Five books and a paperwhite

A few weeks back, just before the Mauritius trip, I decided to treat myself to a Kindle and some ebooks.  By then I had already been using the Kindle App on my iPad, but lets face it, reading on an iPad leaves a lot to be desired and I did not want to base my view on ebooks exclusively on that less than ideal experience.  So, I got a nice little rebate from the taxman a few weeks earlier and I figured I’d pay off the credit card and get a Kindle on the side.  I bought the Kindle Paperwhite from a local tech store and once I got home, I hooked it up to the WiFi (no point in wasting money on the 3G option if you have permanent WiFi at home) and 5 Amazon purchases later I was ready for some holiday reading on the beach.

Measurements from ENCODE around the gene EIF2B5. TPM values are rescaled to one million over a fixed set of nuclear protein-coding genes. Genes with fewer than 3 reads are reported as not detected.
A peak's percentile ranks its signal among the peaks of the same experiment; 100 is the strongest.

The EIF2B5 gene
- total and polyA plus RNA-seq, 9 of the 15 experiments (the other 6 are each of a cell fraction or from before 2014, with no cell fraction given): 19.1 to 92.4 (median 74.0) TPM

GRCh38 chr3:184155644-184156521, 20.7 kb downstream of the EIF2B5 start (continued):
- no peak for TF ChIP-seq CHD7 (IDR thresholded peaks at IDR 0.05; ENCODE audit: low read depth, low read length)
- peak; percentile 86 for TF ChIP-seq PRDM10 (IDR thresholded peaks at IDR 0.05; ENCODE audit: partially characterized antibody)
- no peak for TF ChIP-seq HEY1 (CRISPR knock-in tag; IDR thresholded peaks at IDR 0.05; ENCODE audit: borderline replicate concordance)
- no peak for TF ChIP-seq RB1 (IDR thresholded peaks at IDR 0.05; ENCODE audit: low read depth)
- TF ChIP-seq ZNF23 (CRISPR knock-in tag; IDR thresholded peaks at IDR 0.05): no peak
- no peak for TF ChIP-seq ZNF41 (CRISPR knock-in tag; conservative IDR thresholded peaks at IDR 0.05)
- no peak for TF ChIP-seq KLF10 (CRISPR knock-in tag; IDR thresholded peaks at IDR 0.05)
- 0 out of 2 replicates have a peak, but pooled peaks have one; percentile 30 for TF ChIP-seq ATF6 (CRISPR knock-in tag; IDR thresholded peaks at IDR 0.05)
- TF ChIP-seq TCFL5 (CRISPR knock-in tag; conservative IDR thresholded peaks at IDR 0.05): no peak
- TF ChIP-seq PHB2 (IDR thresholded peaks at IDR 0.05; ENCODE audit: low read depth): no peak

At first I was a little apprehensive about having another (groan) gadget to have to carry around but I quickly realised that it fits in my hand alongside my bright red moleskine ‘knock off’ and I barely notice the added weight.  Over the last month it has also meant that I have not had to carry my iPad around as much – now I only take it along if I expect to need to type anything (Bluetooth keyboard) rather than just jotting things down with that old-fashioned and somewhat underrated art of using paper and pen.  The Kindle’s screen is decent resolution, more than enough to have crisp book covers and in-book illustrations and the ‘side-orientated’ lighting is very very good.  You can see the text clearly in the brightest day and reading next to the wife in bed in the dark of night does not leave you needing radiation therapy to save your eyes.  The only thing I noticed is that there is a little ‘light bloom’ along the bottom edge when you have the brightness cranked up – you know, alternating light and dark ‘shadowing’ from where the light is shining onto the screen.  It’s like putting a torch on the table and the edges are slightly darker than right in front of the torch.  It is by no means a problem, but you do tend to notice it.  With the light intensity dialled down (i.e. normal use), you cannot see it at all.   The touch screen is ok (I do not have the smallest fingers) although I did find the responsiveness a little slow.  Considering you are not playing a FPS on the thing it’s fairly irrelevant to wait a fraction of a second longer than on your iPad or Android tablet.  The gestures for turning a page and zooming or changing the typeface size are all perfectly fine.  I love the ability to hold it in one hand and just tap your thumb to advance a page.  Battery life is amazing – to the point where you can forget about the dread you that descends when you see your smartphone battery down to one bar – the Kindle is like a car with a reserve tank bigger than a 50 gallon drum – I read five books and charged it twice in the last month and could probably have left it longer before plugging in.  I have not tried out much else on the Kindle yet (i.e. Browser, PDFs etc), but for its intended purpose I found very little wrong with the device or the experience and I would highly recommend it.  It’s not quite the feeling of a printed book in your hand (took me most of the first book to get used to the ‘new’ feeling) and I cannot look up at the shelf and see the books I have read staring back at me, but this ebook thing is so simple and convenient I cannot really fault its use.  Add to this the fact that here in South Africa, paperback books can set you back more than $10 each (new releases are almost the equivalent of $20) then the Kindle is a no brainer from a cost savings perspective.